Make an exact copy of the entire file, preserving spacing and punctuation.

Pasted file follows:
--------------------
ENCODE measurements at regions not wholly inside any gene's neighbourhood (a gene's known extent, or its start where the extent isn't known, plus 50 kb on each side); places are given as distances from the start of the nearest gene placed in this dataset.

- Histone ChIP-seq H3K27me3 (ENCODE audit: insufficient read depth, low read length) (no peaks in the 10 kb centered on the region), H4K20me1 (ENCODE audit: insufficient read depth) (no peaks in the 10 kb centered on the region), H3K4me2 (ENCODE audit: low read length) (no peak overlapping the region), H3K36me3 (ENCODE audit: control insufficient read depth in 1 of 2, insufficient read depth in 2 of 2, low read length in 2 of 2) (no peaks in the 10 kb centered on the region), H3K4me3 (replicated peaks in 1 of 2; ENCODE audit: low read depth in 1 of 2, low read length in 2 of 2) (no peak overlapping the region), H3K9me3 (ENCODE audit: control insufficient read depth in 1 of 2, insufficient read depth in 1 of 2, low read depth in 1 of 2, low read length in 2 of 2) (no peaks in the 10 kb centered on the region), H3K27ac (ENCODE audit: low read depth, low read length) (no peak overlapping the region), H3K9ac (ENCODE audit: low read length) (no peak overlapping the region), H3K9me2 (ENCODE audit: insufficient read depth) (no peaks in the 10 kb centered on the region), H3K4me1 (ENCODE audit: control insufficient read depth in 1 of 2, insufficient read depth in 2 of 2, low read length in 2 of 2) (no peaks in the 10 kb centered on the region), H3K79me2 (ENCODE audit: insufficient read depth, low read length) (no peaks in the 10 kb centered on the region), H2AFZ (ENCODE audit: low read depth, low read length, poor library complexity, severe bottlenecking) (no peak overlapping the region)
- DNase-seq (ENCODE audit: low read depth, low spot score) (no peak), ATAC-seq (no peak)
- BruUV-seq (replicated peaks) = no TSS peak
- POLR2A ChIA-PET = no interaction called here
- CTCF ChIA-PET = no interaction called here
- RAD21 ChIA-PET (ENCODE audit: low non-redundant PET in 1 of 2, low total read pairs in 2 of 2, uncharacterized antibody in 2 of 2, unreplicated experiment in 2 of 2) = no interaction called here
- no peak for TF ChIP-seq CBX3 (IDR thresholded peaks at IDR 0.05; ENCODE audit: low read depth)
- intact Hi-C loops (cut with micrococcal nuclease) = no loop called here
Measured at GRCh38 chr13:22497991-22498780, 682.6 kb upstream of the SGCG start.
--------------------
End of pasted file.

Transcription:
ENCODE measurements at regions not wholly inside any gene's neighbourhood (a gene's known extent, or its start where the extent isn't known, plus 50 kb on each side); places are given as distances from the start of the nearest gene placed in this dataset.

- Histone ChIP-seq H3K27me3 (ENCODE audit: insufficient read depth, low read length) (no peaks in the 10 kb centered on the region), H4K20me1 (ENCODE audit: insufficient read depth) (no peaks in the 10 kb centered on the region), H3K4me2 (ENCODE audit: low read length) (no peak overlapping the region), H3K36me3 (ENCODE audit: control insufficient read depth in 1 of 2, insufficient read depth in 2 of 2, low read length in 2 of 2) (no peaks in the 10 kb centered on the region), H3K4me3 (replicated peaks in 1 of 2; ENCODE audit: low read depth in 1 of 2, low read length in 2 of 2) (no peak overlapping the region), H3K9me3 (ENCODE audit: control insufficient read depth in 1 of 2, insufficient read depth in 1 of 2, low read depth in 1 of 2, low read length in 2 of 2) (no peaks in the 10 kb centered on the region), H3K27ac (ENCODE audit: low read depth, low read length) (no peak overlapping the region), H3K9ac (ENCODE audit: low read length) (no peak overlapping the region), H3K9me2 (ENCODE audit: insufficient read depth) (no peaks in the 10 kb centered on the region), H3K4me1 (ENCODE audit: control insufficient read depth in 1 of 2, insufficient read depth in 2 of 2, low read length in 2 of 2) (no peaks in the 10 kb centered on the region), H3K79me2 (ENCODE audit: insufficient read depth, low read length) (no peaks in the 10 kb centered on the region), H2AFZ (ENCODE audit: low read depth, low read length, poor library complexity, severe bottlenecking) (no peak overlapping the region)
- DNase-seq (ENCODE audit: low read depth, low spot score) (no peak), ATAC-seq (no peak)
- BruUV-seq (replicated peaks) = no TSS peak
- POLR2A ChIA-PET = no interaction called here
- CTCF ChIA-PET = no interaction called here
- RAD21 ChIA-PET (ENCODE audit: low non-redundant PET in 1 of 2, low total read pairs in 2 of 2, uncharacterized antibody in 2 of 2, unreplicated experiment in 2 of 2) = no interaction called here
- no peak for TF ChIP-seq CBX3 (IDR thresholded peaks at IDR 0.05; ENCODE audit: low read depth)
- intact Hi-C loops (cut with micrococcal nuclease) = no loop called here
Measured at GRCh38 chr13:22497991-22498780, 682.6 kb upstream of the SGCG start.